Build yourself a pipeline already! And a stabilizer.

Crude oil is not supposed to be transported in large amounts by rail, especially through densely populated areas. Pipelines should be the default conduit for crude.

A train carrying more than 100 tankers of crude oil derailed in southern West Virginia on Monday, sending at least one tanker into the Kanawha River, igniting at least 14 and sparking a house fire…

There’s also the stabilization dilemma. Normally, light crude contains diluted gases and volatile liquids. The gases are mostly saturated hydrocarbons ranging from methane (CH4) to butane and isobutane (C4H10) and even neopentane (C5H12). Starting with n-pentane and isopentane, we’re dealing with liquids, assuming normal conditions, that is 20°C and atmospheric pressure. Note that isopentane boils at 28°C and n-pentane at 36°C so guess what happens to them in summer. Obviously, untreated light crude is explosive because of these flammable gases and vapors, and Bakken oil is particularly rich in these.

Some of the gases are separated from the crude at once at the production site, and some of them – methane plus some ethane – are still flared, as is the case in the Bakken. But heavier gases are too valuable to flare. The dilemma is whether to “stabilize” crude – to remove the most volatile flammable components – before transportation or to take extra precautions during transportation and let refiners extract the lightest fractions. After all, gasoline and jet fuel are also explosive but they get safely moved over large distances, although for them, too, pipelines are safer than rail cars.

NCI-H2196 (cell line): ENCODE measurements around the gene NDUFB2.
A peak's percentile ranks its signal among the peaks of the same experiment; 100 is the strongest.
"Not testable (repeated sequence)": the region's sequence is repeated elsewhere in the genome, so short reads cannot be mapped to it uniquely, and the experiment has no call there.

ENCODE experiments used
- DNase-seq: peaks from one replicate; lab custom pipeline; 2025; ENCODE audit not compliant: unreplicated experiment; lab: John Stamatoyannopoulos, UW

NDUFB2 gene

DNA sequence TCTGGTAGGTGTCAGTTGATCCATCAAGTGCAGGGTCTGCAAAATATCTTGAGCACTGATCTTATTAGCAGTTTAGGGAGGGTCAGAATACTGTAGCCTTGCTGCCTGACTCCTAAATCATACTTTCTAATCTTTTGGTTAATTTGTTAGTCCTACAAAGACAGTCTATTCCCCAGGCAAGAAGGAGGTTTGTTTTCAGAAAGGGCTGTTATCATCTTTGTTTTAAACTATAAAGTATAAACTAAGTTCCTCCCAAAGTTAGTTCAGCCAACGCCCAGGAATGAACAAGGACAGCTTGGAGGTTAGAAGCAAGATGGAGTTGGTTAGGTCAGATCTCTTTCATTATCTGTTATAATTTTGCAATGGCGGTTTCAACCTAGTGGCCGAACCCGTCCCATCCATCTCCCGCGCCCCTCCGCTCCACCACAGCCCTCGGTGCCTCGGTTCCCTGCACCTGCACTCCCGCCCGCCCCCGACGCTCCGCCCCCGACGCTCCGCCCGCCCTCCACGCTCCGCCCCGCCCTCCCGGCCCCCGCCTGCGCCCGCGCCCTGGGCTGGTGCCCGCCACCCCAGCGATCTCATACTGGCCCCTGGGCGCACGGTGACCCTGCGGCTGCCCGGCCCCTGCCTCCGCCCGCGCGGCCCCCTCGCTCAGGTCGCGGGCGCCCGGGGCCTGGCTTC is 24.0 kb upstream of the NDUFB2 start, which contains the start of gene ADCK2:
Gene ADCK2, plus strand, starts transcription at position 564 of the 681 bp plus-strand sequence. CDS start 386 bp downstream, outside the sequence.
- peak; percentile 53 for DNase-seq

1. One of the main dangers of transportation by car is the risk of a BLEVE (Boiling liquid expanding vapor explosion). When a pipeline leaks and ignition follows, you get a nasty fire. But often when railcars crash, one catches fire and starts to heat the tankers nearby, which are as yet intact. You then get a huge buildup of pressure inside which the pressure relief valve is not designed to handle, leading to a catastrophic rupture of the vessel, resulting in a BLEVE. And BLEVEs are very, very bad.

    • Thanks – I did not know much about BLEVE but now that you’ve explained it to me and I’ve read up on it a little, it seems so obvious and it’s clearer to me why propane-butane tanks used for home cooking can explode so devastatingly. I wonder if some kind of emergency disengagement system is used on trains: if a tank car catches fire in motion, first it gets decoupled from the one behind it, then from the one before.

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